I am not a technician, engineer or petrolium/gasoline expert of any kind. In fact, if I could use regular or plus "safely" I would. Funny, the dealer rep told me that in my 4.2 it would be safer to burn lower octane than in any Audi Turbo due to the extra heat that a turbo creates. He says that Premium fuel actually is less volatile and therefore is "better" for the turbo's demands.

    Again, you have to go with your gut and your dealer's recommendations -- and it probably wouldn't hurt to hear from the mfg. I thought the manual said that premium fuel is required, not simply recommended.

    Also the car will become both more efficient and powerful once you go beyond 5,000 miles and again by about 10,000 miles (this is from personal experience with over 24 Audis).

    With respect to the A/C, just turn the thing to Auto, set the temp and generally "forget it." Don't worry about a shutdown sequence, the computer is very helpful with just about everything.

    The only thing I have ever done with one of these turbo models is to let the car idle before turning it off, IF I have "run it hard" immediately prior to pulling into my driveway (you know, driving in 2nd and 3rd gear "hard and fun"). I assume this is still the correct procedure, but I have heard some sort of cooling fan sound on my wife's TT after she shuts the car down, especially during warm weather.
  • markcincinnatimarkcincinnati Posts: 5,343
    My Service manager called his tech rep (at Audi USA) and was told that Audi of America has performed experimens with mid-grade fuel. The results: some driveability problems -- people tend to keep the car in a lower gear longer to make up for the diminished torque -- result: lower gas milage. And the catalytic converter will start to smell of rotten eggs with lower than 91 octane (the engine will perform at its maximum: power, efficiency and drivability with Shell or Marathon (this applies to Cinccinnati) premium (93 octane) fuel. Did again say that the car will not self destruct with mid grade fuel, but that it will not run optimally.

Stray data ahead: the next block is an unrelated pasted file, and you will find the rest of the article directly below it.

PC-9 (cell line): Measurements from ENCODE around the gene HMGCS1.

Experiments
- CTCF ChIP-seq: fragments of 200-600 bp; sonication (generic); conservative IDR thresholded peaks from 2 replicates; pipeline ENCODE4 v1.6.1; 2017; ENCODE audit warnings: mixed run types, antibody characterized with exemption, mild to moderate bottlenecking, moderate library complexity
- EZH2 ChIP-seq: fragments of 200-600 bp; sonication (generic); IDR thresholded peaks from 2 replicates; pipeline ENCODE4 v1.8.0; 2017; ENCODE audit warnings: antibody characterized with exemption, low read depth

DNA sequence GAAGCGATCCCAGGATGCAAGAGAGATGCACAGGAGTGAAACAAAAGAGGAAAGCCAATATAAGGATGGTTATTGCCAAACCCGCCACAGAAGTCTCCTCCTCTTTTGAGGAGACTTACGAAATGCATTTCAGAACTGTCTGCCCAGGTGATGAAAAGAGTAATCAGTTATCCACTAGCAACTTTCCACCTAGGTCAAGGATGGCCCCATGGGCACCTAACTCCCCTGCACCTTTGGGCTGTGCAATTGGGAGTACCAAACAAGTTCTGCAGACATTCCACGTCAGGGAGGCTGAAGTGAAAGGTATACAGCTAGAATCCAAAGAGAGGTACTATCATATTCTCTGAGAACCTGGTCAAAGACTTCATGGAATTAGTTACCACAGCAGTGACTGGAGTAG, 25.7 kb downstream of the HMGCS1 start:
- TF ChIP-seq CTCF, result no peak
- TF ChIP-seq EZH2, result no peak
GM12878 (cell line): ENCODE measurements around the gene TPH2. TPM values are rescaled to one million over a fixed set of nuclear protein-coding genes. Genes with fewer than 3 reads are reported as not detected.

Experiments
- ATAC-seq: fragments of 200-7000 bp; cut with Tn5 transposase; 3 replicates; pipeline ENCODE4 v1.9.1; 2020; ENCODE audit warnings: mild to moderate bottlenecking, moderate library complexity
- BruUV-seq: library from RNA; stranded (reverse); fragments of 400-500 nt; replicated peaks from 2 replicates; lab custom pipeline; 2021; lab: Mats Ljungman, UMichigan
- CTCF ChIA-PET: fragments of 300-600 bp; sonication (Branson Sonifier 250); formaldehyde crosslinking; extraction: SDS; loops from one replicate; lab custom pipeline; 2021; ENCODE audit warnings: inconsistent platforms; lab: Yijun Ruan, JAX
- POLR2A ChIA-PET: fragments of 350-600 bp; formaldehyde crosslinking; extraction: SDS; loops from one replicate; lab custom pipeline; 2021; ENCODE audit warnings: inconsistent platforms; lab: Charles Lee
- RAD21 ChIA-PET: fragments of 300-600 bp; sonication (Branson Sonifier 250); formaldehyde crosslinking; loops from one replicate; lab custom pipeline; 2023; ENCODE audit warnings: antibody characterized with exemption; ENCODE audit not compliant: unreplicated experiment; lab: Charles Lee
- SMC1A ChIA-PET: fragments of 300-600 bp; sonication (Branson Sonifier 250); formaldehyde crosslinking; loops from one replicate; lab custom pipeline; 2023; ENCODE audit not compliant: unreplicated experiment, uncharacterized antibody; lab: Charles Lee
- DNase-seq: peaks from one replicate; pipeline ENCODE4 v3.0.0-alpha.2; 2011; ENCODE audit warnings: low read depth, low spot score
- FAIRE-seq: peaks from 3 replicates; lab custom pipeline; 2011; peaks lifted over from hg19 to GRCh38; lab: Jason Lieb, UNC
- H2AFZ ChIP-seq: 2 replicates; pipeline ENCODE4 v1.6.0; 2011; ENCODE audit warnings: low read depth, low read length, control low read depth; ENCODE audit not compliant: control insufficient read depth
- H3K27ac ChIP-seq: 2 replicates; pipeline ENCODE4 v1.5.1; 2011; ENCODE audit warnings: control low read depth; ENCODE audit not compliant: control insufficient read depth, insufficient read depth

He told me the turbo needed the higher octane fuel to make it run cooler, because of the inherent nature of the Turbo's -- that is to say to run hot(ter) than a normally aspirated engine.

    He also told me flat out that BP premium here in Cincinnati has caused some valves to "carbon up" but that it has generally been in cars that are rarely run at high RPM's (said almost no manual transmission Audi's have carbon build up, hmmmmm or perhaps I should say Zoooom.)

    Said that most drivability problems happen to customers who: have used mid grade fuel in the summer months and/or not opened up the cars on a regular basis. They then have problems during the cold seasons -- rough idling, etc. Service manager is Bill Fliehman Northland Audi in Cincinnati 513-851-5900 -- tell him you are in the A6 town hall. This guy knows his stuff and is very easy to talk with.
  • dwpcdwpc Posts: 159
    In pre-computer controlled engine days, you could burn the lowest octane that didn't cause pinging (detonation). Not so with newer engines. In a nutshell: the higher the octane, the higher the fuel's ignition temperature. Compression in the cylinder raises temp of the air/gas mixture so, in a high compression engine, low octane fuel can actually ignite from compression alone before the engine expects it, causing pinging (detonation); the noise is the sound of the intake valves being blown shut. Detonation is very damaging to an engine but is controlled by engine sensors in virtually all newer cars. HOWEVER, the engine sensors do nothing to prevent incomplete fuel combustion which will eventually carbon up the valves, injectors, turbos, and catalytic converters (VERY expensive to repair/replace). Your gas mileage will also be better on high octane, so in the long run, using low or mid octane is probably false economy. With gas heading for $3/gal here in CA, I feel your pain.
  • markcincinnatimarkcincinnati Posts: 5,343